By Jason Mott
March 23, 2007 - 10:00
Artist: Luc Jacamon
What do you do when you’re a hitman and a hit goes bad? What happens when what was supposed to be a simple one-shot-one-kill job in gay Parí winds up being a three corpse bloodbath fowl up? You hit the Venezuelan beaches for some rest and relaxation. What else? Issue three of The Killer puts our disturbed soldier of fortune at his hideaway home in Venezuela trying to recover his sanity after his latest job goes bad. Unbeknownst to our gunman, he’s being followed by a determined French policeman. Of course, eventually, our killer does what a killer does—with flair no less. Then, having left a warm, pulpy snack for the Venezuelan crocodiles, he tracks down his “agent” to find out how a cop managed to get so close. Then things get gritty. Things get tense. Everyone in the story reeks of betrayal. Everyone casts the shadow of a jackal. And somewhere in all of that, our hero prays for sanity.
With issue three, The Killer continues to bloom like cherry blossoms in spring, quietly and with lots and lots of red that looks distinctly like blood. Tracking the deteriorating sanity of our (still nameless) assassin is just as tense and tragic to watch with this issue as it has been with the previous two issues. Matz does a great job of balancing the recurring theme of a downward spiral into insanity with the overall forward-moving story. Not only is our “hero” falling apart, but he can’t just sit in his bedroom and brood. No sir. Matz kicks him out the front door with both feet, straight into the middle of rush hour traffic. Matz keeps this story away from the stereotypical assassin story by giving us a sociopath that is neither the Billy Kincaid dullard of Todd McFarlane’s Spawn, but neither is he the “I’ve been planning this all along” Hannibal Lecter supervillan. He’s simply a smart guy, just a shade above average, but with a determined mind and the skills that come with determination. Matz uses this unique perspective to give us a crazy bad guy worth paying attention to. But, Matz does lose a few points with the use of the very trite “someone betrayed me to the cops” element of the story. I had hoped that Matz would steer clear of that element which can be seen coming from the very synopsis of the story, but I’m willing to believe that Matz, eventually, will do something different as things move on.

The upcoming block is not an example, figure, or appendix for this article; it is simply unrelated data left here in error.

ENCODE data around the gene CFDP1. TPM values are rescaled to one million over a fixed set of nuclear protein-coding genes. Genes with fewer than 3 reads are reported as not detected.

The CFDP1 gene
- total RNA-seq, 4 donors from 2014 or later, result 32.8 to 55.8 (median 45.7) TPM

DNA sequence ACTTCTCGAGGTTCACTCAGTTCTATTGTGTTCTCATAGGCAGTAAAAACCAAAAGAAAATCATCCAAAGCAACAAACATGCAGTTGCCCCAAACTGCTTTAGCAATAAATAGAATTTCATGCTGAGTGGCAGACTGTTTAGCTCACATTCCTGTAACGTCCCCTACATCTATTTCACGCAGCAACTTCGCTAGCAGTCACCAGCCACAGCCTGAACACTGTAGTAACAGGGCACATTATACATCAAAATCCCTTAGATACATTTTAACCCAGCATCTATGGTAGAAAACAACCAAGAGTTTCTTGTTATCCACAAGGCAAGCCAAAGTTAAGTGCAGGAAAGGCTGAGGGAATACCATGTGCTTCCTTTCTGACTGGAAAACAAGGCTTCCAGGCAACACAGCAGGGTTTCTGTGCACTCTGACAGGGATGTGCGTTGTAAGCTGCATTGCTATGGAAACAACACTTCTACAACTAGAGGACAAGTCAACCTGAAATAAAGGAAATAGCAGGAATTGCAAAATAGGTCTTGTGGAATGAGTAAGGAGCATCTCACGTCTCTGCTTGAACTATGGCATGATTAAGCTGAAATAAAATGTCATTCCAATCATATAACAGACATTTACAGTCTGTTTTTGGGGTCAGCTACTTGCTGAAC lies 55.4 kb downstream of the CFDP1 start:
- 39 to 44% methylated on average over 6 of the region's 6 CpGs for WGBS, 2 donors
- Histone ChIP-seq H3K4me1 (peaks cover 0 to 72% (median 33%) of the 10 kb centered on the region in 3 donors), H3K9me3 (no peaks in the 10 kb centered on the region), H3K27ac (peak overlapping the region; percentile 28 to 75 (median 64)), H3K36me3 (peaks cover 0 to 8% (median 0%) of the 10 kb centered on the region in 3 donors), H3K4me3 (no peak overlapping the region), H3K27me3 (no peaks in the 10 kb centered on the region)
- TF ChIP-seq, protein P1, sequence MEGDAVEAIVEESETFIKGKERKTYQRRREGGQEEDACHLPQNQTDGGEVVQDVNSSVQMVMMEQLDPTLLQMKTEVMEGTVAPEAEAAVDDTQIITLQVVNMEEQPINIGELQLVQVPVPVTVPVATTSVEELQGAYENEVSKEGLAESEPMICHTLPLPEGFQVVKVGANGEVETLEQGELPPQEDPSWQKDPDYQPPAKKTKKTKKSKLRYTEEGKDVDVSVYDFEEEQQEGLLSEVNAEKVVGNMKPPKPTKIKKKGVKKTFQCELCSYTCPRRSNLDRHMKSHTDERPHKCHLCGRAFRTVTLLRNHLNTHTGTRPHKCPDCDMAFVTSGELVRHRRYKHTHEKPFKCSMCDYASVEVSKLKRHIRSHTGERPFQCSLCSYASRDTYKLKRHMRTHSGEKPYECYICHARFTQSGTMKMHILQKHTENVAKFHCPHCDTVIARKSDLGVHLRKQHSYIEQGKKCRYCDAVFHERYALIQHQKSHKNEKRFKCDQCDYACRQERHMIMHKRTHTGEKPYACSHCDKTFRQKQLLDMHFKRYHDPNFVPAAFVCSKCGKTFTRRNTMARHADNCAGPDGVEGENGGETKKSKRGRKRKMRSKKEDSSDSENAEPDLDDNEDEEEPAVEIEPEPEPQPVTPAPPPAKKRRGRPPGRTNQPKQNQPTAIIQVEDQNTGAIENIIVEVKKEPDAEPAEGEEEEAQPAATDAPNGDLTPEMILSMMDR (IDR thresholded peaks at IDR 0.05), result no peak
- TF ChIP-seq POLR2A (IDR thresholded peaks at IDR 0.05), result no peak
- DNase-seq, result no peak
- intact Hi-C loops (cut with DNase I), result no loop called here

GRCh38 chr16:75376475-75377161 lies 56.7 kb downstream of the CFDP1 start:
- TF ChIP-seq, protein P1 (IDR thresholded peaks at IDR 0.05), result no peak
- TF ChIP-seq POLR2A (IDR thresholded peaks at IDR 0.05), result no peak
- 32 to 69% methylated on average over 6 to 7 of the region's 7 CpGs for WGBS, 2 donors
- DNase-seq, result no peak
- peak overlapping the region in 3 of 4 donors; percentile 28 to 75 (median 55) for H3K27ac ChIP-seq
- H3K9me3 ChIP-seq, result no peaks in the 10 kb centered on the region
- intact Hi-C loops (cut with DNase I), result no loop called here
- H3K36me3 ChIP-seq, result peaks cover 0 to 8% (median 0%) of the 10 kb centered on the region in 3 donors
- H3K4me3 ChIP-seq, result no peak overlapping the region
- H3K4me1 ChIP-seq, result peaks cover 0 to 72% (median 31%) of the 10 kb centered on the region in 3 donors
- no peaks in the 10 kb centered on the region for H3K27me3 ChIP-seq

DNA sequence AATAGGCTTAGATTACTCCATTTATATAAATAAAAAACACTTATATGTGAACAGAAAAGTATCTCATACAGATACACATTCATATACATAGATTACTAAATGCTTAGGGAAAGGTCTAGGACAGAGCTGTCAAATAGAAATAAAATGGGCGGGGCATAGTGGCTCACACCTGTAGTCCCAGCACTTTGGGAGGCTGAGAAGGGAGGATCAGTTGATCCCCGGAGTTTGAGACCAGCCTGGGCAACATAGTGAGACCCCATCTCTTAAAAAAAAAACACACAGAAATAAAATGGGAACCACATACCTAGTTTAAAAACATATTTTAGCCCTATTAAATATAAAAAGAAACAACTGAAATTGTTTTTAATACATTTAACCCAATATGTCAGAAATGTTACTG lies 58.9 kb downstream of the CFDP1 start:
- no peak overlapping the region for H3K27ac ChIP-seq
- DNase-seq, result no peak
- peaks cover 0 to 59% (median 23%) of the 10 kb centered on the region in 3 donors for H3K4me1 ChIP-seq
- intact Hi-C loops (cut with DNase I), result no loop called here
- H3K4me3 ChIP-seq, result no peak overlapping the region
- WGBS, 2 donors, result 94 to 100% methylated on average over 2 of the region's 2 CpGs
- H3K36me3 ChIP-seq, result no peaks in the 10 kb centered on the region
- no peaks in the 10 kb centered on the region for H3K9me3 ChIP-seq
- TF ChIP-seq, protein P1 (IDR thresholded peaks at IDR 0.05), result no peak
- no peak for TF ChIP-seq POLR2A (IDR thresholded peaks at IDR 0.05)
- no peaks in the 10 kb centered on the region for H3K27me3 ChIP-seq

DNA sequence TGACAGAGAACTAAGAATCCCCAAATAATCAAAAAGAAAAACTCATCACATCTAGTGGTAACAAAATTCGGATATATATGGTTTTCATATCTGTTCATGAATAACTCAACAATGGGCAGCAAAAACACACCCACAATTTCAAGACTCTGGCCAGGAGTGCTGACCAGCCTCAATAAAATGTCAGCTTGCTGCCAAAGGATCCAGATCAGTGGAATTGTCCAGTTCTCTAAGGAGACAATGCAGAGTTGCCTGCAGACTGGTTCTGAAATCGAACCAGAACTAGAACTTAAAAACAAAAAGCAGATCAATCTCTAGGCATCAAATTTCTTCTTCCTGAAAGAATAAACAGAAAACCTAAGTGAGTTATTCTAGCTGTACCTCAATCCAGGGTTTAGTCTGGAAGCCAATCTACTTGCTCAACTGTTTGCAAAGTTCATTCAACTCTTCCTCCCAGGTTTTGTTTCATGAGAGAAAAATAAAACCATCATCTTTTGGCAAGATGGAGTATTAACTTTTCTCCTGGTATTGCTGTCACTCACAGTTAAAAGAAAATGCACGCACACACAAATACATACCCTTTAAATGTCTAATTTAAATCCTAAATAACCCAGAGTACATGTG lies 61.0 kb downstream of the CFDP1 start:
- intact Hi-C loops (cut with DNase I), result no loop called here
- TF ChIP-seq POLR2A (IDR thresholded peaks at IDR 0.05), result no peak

Luc Jacamon continues to impress with his use of hard, well-defined lines that still manage to achieve a rough, edgy fluidity. Looking at Jacamon’s artwork is like watching a river of small crystals writhe, flow and undulate in a hypnotic current of sharp, vibrant colors. He manages to build his artwork with an amalgam of simple, basic shapes that somehow all fit together like a well-built brick house. Jacamon makes the visually complex look simple. His pacing of The Killer is flawless and he seems to have gotten past the brief periods of choppiness that slithered their way into the latter part of the last issue. Jacamon also presents himself as a burgeoning master of layout. He knows how to tease the eye and guide the mind by inserting a panel onto the page that, at first, seems completely unrelated to any of the action or dialogue of the current scene. Then, as the scene unfolds, the logic of why the slick, pale, slit eye of a crocodile has suddenly crept onto the page becomes clear. Very suddenly, everyone in this story is a somehow connected to a cold-blooded reptile.
Overall: 8 on 10. Every killer should be so well-delivered.